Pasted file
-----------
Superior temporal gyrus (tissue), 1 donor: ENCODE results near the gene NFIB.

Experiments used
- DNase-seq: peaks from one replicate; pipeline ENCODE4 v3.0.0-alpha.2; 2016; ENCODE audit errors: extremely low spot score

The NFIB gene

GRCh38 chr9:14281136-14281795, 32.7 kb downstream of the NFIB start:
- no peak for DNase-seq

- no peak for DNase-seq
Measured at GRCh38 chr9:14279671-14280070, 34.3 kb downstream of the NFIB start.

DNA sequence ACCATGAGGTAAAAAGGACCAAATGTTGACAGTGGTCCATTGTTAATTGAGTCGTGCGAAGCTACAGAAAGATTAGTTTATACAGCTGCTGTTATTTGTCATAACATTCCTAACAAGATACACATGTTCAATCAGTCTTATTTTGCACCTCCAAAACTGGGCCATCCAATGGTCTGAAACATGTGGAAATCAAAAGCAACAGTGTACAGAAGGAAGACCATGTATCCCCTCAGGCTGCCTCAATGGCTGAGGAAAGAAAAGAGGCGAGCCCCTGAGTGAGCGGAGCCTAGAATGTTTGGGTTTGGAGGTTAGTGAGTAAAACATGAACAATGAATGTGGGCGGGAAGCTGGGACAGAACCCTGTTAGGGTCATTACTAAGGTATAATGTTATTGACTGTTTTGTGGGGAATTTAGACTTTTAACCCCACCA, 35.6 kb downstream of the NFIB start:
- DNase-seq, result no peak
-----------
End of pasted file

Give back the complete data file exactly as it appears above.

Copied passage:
Superior temporal gyrus (tissue), 1 donor: ENCODE results near the gene NFIB.

Experiments used
- DNase-seq: peaks from one replicate; pipeline ENCODE4 v3.0.0-alpha.2; 2016; ENCODE audit errors: extremely low spot score

The NFIB gene

GRCh38 chr9:14281136-14281795, 32.7 kb downstream of the NFIB start:
- no peak for DNase-seq

- no peak for DNase-seq
Measured at GRCh38 chr9:14279671-14280070, 34.3 kb downstream of the NFIB start.

DNA sequence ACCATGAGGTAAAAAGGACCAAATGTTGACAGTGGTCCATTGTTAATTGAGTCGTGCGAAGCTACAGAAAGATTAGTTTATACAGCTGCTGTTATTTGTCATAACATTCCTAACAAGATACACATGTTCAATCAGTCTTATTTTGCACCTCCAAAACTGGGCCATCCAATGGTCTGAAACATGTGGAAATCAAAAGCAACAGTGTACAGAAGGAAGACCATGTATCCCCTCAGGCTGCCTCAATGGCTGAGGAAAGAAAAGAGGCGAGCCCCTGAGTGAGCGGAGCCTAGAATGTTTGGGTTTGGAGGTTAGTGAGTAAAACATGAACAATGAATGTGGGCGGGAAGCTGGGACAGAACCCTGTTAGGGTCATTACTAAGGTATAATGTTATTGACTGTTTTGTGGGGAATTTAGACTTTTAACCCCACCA, 35.6 kb downstream of the NFIB start:
- DNase-seq, result no peak